TCS Daily

New Minds in Old Bottles

By Glenn Harlan Reynolds - June 22, 2005 12:00 AM

I've written before (here, too) about automation, unemployment, and the new economy. Now, in his new book, A Whole New Mind: Moving from the Information Age to the Conceptual Age, Dan Pink offers us a handle on what's going on, and offers his readers some practical advice on how to prepare for the new world that's coming, one that will be dominated by "abundance, Asia, and automation." In short, Pink thinks that as machines and lower-cost workers get better at the routine stuff, we'll have to be a lot more creative and intuitive.

Pink is a very smart guy, and he's definitely onto something. But I wonder if his prescription fits the problem as neatly as the book suggests, and I worry that people will misapply his message.

To summarize his approach, Pink believes that the Industrial Revolution valued and encouraged a particular kind of thought process, one that's generally known as "left-brain" thinking: The sort of linear Spock-like logic that is embodied in things like accounting or math. "Right brain" thinking is more holistic, embodying sudden flashes of insight and more empathy and emotion than logic. (I'm tempted to invoke Dr. McCoy here, but will refrain.) He thinks that as machines and routinized processes using low-cost labor get better at the left-brain work, Americans will have to make better use of their right-brain capabilities.

Pink is smart enough to acknowledge that these are caricatures, and that they've been wildly overpopularized in the past, as they have. ("Oh no, not that left/right brain stuff again," commented my psychologist wife when she saw the book). He also stresses that the two aren't really distinct, but part of a whole:

        "Human beings somehow seem naturally inclined to see life in contrasting 
        pairs. East versus West. Mars versus Venus. Logic versus emotion.

        "Left versus right. Yet, in most realms we usually don't have to pick sides 
        -- and it's often dangerous if we do. For instance, logic without emotion is 
        a chilly, Spock-like existence. Emotion without logic is a weepy, hysterical 
        world where the clocks are never right and the buses always late. In the end, 
        yin always needs yang. This is especially true when it comes to our brains."

I think that's right. Certainly in terms of "Eureka" moments, the end result is often the product of a lot of linear thinking that leads up to the intuitive breakthrough. Peter Gallison's book, Einstein's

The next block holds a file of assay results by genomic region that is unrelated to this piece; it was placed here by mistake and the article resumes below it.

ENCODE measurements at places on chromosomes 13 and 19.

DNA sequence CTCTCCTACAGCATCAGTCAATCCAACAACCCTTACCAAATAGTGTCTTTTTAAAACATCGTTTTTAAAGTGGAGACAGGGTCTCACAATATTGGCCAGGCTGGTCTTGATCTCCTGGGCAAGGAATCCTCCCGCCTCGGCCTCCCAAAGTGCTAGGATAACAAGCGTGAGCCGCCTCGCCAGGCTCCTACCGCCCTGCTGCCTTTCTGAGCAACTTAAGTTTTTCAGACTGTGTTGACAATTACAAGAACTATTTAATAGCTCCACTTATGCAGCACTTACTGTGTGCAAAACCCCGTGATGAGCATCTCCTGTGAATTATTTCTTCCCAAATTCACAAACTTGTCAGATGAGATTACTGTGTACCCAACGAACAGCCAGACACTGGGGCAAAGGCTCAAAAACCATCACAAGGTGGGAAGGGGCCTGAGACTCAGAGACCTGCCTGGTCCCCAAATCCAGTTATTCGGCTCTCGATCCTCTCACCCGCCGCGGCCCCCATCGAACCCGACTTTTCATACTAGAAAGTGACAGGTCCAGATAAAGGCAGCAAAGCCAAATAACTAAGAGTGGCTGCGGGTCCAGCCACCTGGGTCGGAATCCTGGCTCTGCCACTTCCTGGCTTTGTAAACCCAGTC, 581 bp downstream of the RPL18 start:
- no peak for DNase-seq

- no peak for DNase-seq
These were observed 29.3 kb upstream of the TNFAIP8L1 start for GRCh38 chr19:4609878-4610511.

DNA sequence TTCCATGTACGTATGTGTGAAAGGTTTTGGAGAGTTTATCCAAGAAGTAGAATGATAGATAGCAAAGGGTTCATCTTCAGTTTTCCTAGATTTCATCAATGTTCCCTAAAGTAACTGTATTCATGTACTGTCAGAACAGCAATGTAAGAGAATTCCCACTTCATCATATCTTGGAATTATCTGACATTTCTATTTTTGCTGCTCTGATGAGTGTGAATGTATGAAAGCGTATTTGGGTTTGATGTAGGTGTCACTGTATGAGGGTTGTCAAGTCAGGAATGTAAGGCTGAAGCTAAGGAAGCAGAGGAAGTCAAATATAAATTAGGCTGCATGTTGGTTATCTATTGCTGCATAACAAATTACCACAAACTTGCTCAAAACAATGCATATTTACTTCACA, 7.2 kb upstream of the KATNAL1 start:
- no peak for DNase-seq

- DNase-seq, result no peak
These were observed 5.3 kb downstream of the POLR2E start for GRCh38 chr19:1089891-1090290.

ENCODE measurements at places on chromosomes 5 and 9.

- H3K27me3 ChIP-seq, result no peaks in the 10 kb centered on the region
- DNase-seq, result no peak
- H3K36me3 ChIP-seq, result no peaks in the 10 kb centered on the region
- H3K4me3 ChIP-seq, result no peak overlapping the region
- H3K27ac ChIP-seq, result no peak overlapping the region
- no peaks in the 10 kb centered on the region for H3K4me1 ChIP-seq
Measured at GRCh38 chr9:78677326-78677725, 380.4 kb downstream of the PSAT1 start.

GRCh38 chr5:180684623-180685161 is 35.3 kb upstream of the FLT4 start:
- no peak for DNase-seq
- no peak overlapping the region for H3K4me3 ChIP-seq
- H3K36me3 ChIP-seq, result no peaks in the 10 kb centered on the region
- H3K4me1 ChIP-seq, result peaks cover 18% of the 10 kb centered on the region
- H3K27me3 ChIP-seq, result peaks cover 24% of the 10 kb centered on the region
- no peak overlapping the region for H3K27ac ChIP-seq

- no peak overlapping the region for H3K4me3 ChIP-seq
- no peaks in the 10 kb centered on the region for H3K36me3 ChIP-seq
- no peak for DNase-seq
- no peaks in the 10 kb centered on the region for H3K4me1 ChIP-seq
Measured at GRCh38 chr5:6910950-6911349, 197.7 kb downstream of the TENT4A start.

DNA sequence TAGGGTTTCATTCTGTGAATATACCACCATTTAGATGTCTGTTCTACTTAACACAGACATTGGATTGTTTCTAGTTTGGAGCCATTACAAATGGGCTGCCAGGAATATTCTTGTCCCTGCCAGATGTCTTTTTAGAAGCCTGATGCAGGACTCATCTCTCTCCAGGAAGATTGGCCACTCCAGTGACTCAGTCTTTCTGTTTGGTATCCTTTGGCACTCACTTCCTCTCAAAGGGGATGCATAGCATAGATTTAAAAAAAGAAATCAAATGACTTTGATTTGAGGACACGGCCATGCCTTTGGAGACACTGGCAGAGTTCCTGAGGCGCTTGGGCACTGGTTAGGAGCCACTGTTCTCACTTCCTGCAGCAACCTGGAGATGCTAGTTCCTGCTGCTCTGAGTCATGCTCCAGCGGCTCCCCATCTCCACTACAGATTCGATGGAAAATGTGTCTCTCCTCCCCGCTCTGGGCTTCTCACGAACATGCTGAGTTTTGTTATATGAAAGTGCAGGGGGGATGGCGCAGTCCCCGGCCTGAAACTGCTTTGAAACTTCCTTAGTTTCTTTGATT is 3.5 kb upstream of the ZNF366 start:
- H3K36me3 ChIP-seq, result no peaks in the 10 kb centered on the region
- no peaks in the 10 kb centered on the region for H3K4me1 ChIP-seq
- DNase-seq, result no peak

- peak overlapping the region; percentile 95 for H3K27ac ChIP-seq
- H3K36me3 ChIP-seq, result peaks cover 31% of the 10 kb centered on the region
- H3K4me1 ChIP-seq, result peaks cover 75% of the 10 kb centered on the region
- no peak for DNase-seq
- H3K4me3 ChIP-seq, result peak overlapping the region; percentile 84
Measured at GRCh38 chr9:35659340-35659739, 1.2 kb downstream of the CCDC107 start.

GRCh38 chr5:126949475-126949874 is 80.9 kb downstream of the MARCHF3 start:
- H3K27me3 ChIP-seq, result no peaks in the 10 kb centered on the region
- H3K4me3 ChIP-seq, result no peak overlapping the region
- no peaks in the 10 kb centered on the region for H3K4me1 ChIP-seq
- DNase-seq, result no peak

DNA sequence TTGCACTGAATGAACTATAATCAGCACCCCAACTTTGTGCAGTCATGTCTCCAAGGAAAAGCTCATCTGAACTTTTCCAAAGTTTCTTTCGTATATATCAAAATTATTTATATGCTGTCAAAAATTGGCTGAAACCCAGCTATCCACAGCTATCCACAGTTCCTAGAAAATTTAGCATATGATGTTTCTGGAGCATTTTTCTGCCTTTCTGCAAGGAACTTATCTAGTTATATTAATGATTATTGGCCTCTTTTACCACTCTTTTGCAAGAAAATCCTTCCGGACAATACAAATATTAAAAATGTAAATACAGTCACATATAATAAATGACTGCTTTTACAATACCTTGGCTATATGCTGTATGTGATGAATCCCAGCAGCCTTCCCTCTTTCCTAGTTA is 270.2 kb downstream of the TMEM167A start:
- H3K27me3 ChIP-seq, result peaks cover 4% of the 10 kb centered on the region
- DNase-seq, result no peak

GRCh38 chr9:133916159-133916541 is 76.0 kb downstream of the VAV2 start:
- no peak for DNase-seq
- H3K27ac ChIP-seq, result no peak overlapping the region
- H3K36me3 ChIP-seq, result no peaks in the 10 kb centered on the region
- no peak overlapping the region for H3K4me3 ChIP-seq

Clocks, Poincare's Maps, for example, notes that much of Einstein's scientific creativity actually came from the careful, lawyerly approach he learned from his work as a patent clerk. As one reviewer observes, this is "an eye-opening surprise given the all-pervasive image of Einstein as an otherworldly thinker oblivious to his surroundings." But it shouldn't be that much of a surprise, really.

And that's what bothers me about Pink's book. It's not Pink's approach, really: Pink is quick to note that right-brain work isn't necessarily easier, and his book even includes exercises for bolstering one's skills. Nor does he sell it as a substitute for mastering the other stuff. But I think that for too many people the appeal of "holistic" and "right-brain" approaches is that they seem, well, easier than those tiresome traditional linear approaches with all their steps, increments, and, well, work. How much better to zip across the territory with a single flash of genius!

But genius, remember, has more to do with perspiration than inspiration. And while our workplaces may be too unfriendly to right brain thinking, they're a lot friendlier than they used to be. (Pink notes that Henry Ford's factories fired people for smiling or laughing on the job, in keeping with Ford's dictum that "When we are at work we ought to be at work. When we are at play we ought to be at play. There is no use trying to mix the two." There aren't many workplaces like that now.) In fact, it's arguable that most business management could benefit from a more traditional approach to balance sheets and bottom lines: More thinking inside the Income Statement, and less effort to think "outside the box."

Meanwhile, our educational facilities probably need more left-brain rigor. Logic and rigorous linear thinking are hardly at the forefront of today's educational approaches, and if people are to have the tools to support those flashes of inspiration, they're going to have to come from somewhere. (How bad have things gotten? Writing in the Los Angeles Times, David Gelernter urges parents to teach their children history because the public schools certainly won't.)

Inspiration, like fortune, favors the well-prepared mind. The ability to think clearly but freely is very useful and Pink's book is a helpful explanation of why. But just as the ability to play guitar "naturally" requires lots of repetition and practice, so the ability to think creatively generally requires lots of less-exciting groundwork before those flashes of genius are likely to appear. Will educators -- and parents -- take that message along with Pink's book? I hope so.


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